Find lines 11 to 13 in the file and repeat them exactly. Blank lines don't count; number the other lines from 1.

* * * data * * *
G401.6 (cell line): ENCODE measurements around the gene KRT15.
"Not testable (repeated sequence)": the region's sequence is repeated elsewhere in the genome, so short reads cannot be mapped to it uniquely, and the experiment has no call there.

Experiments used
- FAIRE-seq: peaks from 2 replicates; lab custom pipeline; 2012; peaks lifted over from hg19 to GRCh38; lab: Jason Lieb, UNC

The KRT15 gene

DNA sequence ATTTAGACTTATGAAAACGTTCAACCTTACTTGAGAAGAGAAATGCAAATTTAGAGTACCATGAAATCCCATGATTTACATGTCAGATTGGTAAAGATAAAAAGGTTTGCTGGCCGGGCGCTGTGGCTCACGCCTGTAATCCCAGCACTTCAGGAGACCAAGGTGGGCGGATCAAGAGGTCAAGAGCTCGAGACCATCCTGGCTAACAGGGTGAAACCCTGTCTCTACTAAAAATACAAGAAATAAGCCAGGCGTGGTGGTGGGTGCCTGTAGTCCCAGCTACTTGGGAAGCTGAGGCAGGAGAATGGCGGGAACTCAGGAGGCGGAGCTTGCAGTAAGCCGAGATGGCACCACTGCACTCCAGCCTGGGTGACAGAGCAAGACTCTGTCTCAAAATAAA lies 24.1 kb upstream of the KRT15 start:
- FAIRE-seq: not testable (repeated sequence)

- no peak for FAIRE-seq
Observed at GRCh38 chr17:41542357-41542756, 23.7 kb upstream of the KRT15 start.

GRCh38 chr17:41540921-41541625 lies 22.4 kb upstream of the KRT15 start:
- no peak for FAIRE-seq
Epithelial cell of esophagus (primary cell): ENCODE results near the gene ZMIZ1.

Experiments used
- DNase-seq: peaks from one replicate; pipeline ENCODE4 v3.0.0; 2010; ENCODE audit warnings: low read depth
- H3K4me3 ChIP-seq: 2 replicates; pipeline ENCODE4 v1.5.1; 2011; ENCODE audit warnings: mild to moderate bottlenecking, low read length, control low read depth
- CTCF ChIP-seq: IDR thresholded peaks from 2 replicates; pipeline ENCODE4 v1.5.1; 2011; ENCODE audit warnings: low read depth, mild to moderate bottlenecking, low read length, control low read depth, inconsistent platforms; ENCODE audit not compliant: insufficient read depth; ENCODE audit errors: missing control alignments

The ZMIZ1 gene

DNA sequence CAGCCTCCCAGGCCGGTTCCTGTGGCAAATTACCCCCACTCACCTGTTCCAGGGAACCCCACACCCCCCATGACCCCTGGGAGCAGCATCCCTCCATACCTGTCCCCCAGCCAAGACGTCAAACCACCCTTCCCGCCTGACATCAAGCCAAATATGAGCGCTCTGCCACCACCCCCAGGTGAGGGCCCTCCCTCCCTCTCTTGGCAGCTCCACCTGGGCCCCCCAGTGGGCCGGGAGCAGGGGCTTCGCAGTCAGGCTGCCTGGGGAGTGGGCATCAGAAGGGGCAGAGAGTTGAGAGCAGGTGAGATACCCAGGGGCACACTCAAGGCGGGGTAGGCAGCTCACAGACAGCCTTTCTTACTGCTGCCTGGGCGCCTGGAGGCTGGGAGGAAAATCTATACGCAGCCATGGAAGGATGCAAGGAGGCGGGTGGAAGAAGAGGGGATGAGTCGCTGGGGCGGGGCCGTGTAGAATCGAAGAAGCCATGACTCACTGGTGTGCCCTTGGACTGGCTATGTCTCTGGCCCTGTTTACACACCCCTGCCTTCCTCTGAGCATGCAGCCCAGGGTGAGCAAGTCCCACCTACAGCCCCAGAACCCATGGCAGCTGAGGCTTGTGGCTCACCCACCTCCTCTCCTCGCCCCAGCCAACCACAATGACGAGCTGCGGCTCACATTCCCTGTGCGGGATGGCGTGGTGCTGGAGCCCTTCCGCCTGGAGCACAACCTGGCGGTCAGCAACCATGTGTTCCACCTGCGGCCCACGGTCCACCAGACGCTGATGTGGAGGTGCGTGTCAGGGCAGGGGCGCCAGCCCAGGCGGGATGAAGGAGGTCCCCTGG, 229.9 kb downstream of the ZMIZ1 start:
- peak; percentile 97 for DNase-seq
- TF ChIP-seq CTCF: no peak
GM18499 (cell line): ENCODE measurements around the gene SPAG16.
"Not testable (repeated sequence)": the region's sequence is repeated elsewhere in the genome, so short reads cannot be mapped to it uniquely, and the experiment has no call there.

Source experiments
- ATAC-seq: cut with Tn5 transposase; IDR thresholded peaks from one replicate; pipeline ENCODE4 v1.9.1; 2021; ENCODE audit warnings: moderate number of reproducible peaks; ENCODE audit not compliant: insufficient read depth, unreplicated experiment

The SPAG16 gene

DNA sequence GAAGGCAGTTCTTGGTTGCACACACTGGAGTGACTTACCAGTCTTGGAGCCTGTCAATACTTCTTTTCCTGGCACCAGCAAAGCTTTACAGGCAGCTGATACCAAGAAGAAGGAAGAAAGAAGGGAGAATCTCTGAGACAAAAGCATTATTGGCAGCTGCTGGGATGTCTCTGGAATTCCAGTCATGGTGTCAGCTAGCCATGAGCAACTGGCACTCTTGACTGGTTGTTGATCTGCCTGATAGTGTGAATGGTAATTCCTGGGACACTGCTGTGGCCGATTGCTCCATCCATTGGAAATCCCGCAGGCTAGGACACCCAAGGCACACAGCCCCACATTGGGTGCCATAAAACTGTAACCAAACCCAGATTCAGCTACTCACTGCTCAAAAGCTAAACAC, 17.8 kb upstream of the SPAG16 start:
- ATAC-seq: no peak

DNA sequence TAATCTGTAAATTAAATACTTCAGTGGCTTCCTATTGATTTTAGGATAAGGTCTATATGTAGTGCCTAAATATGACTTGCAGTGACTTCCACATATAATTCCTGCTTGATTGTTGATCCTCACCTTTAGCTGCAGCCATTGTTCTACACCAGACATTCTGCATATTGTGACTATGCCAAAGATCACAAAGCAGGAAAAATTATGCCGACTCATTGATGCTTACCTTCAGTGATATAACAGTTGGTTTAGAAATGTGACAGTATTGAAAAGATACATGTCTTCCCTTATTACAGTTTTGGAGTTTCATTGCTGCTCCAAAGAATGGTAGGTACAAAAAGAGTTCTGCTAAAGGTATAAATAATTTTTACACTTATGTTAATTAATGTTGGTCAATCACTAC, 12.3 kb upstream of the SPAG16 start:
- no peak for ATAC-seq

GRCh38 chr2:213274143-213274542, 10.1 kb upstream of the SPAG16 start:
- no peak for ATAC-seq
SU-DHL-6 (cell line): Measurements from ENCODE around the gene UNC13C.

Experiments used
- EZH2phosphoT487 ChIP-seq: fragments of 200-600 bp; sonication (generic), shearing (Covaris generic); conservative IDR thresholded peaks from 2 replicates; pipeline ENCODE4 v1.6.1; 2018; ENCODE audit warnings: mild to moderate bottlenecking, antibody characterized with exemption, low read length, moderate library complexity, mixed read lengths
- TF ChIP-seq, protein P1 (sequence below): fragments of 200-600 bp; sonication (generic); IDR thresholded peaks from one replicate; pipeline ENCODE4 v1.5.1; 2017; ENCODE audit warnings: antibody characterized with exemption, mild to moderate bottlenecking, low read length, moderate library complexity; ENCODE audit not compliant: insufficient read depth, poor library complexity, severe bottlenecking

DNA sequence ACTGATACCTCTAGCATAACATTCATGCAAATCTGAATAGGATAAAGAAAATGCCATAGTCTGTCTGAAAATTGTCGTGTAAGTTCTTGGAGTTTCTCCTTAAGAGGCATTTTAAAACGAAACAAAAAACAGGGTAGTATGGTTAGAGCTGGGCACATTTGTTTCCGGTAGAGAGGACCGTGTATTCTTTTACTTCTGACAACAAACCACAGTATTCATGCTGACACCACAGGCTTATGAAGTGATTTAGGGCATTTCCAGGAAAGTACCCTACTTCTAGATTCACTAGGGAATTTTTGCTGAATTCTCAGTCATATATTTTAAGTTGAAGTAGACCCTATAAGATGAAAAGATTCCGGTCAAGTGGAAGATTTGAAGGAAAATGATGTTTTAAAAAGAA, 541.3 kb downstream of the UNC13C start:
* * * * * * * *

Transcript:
- no peak for FAIRE-seq
Epithelial cell of esophagus (primary cell): ENCODE results near the gene ZMIZ1.

Experiments used